Lint Barrage is an Assistant Professor of Economics and Environmental Studies at Brown University, and she will be joining the University of California at Santa Barbara Department of Economics in the Fall of 2019. She gave a talk at the Darden Business School about climate risk beliefs and coastal housing markets, focusing on the flood risks associated with sea-level rise. A student of Nobel laureate William Nordhaus, Barrage studies the economic impact of climate change, as well as the effectiveness and optimality of policy tools (like a carbon tax) at hand. We spoke with her.
What are the projections of climate-change induced sea-level rise, and to what extent is the United States exposed to it?
The United States is highly exposed to sea-level rise, both geographically and in terms of assets at risk. Standard projections range from 1 to 4 feet of global sea-level rise by 2100 due to the combined effects of thermal expansion of the oceans and the melting of glaciers and ice sheets.[i] Because of the inherent difficulty in modeling processes such as ice-sheet dynamics, there remains considerable uncertainty over this range, and scenarios of up to 6 or even 8 feet of sea-level rise cannot be ruled out.[ii] To put these figures in perspective for the United States, 3.3 feet of global sea-level rise could inundate an estimated 13,000 square miles—corresponding roughly to the combined land areas of Connecticut, Rhode Island, and Massachusetts—and expand high-risk flood zone areas by 40%.[iii]
Economically, these impacts have the potential to be highly consequential. Currently, around 40% of the US population is estimated to live in shoreline-adjacent counties. While people can move, vulnerable structures may become stranded assets in an almost literal sense. By some estimates, over $1.4 trillion of real estate (valued at 2014 prices) is located within 1/8th of a mile of the US coastline.[iv] Of course, not all of these assets are vulnerable to sea-level rise due to significant regional variation in elevation, sea-level trends (local trends may differ significantly from global averages), construction development, adaptation, and many other factors. Overall, however, sea-level rise poses a significant economic risk to the United States.
Why study the housing market to learn about climate change? And what does your analysis tell us?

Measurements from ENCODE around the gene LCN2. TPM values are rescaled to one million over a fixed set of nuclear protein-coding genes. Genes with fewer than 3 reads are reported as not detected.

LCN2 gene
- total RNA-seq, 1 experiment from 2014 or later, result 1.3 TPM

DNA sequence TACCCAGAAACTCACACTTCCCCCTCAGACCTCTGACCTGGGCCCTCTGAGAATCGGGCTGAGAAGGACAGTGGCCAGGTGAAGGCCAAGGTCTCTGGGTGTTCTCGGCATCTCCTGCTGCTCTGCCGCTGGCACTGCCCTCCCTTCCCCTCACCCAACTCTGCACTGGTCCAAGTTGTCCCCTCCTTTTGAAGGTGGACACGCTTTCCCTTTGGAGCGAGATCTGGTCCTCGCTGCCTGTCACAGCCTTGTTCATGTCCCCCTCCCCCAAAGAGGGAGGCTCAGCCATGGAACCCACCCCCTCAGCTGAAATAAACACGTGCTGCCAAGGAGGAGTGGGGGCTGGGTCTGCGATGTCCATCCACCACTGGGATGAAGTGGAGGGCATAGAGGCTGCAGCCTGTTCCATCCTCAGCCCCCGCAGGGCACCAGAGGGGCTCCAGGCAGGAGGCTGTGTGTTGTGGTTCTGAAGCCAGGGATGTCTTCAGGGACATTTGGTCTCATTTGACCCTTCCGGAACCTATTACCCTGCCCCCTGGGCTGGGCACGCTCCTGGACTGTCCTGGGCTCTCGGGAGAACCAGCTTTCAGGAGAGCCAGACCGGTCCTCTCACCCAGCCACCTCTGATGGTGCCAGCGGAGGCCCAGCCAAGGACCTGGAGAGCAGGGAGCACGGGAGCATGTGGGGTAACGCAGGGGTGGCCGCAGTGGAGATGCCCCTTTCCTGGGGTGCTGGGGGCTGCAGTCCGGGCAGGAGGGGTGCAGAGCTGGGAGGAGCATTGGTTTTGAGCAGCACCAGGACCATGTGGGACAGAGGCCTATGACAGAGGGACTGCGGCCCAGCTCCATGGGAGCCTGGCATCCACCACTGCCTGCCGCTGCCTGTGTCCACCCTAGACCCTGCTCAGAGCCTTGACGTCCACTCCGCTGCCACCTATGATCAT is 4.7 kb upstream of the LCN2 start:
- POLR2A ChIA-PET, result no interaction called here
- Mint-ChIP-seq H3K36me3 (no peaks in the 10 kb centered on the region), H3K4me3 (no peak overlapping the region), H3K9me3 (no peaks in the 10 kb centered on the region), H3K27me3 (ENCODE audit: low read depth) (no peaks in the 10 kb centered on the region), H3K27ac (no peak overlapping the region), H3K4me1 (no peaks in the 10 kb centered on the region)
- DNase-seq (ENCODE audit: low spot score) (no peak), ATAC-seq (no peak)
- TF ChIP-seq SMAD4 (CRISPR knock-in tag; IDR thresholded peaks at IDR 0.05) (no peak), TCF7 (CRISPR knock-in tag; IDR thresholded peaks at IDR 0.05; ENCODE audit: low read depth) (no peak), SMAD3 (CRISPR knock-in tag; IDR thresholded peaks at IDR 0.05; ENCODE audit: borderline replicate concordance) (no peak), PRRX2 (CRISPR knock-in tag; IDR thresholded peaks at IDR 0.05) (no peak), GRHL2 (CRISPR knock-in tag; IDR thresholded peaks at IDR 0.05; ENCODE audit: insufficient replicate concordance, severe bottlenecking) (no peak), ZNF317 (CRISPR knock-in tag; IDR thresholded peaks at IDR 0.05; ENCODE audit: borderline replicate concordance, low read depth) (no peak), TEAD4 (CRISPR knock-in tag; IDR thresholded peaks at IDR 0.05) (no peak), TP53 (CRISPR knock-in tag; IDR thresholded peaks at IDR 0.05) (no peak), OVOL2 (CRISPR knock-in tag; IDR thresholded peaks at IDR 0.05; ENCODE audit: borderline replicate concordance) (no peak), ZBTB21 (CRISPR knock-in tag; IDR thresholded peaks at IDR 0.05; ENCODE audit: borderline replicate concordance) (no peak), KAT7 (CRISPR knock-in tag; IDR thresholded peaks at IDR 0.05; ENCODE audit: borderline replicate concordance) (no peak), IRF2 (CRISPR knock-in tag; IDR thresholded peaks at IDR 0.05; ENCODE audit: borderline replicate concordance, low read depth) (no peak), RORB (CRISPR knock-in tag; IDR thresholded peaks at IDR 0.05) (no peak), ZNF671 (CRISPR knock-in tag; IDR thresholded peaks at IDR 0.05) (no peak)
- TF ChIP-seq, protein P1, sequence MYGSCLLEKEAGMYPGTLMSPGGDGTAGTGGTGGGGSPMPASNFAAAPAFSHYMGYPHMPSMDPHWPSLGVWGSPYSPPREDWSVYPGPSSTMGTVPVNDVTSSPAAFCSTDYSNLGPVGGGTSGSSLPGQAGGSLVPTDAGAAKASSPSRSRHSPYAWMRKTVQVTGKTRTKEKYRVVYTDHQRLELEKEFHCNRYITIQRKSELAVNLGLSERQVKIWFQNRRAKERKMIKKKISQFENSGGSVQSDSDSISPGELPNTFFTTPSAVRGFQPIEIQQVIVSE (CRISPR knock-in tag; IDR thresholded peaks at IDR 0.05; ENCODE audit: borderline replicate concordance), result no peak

Housing markets are interesting because they reflect people’s beliefs about the future. In deciding where to live and how much to pay for a house, people typically consider both the flow of costs and benefits of living in a particular home, and the expected future resale value of the house. This is why, for example, the exact same housing unit in Arlington, Virginia, might sell for a higher price the day after Amazon’s HQ2 announcement than the day before. By the same token, consider two otherwise identical homes—same area, same views, same school district, and so on—that differ only in their exposure to sea-level rise (due to, for example, differences in elevation). We would expect the less-exposed house to fetch a “safety premium,” or, equivalently, the more-vulnerable house to suffer a “risk penalty.” This kind of efficient risk pricing is important, for example, to guide new housing investment to favor safer areas and structures on the margin. Since sea-level rise is relatively slow and anticipated, we can greatly minimize its economic costs through anticipatory adaptation—at least in theory. Whether markets end up directing resources appropriately in that direction depends on whether prices reflect risks accurately.
In reality, the data suggest a very mixed picture. A recent national study by Bernstein, Gustafson, and Lewis (2018) finds a substantial negative effect of sea-level rise risk on coastal housing prices, but only in the non-owner-occupied housing market segment.[v] For owner-occupied coastal homes, the authors do not detect such a risk penalty. A notable exception occurs in parts of the country where people are the most worried about climate change, according to estimates from the Yale Project on Climate Change Communications (YPCC). In places with high concern, even owner-occupied homes show a substantial sea-level rise penalty. Other studies have documented similar patterns. For example, Severen, Costello, and Deschenes (2018) find that agricultural land prices reflect climate change forecasts to a higher degree in areas with stronger climate change beliefs.[vi] In Barrage and Furst (2019), we also find that there has been relatively less new housing construction in sea-level rise–exposed areas with higher estimated concern over climate change.[vii]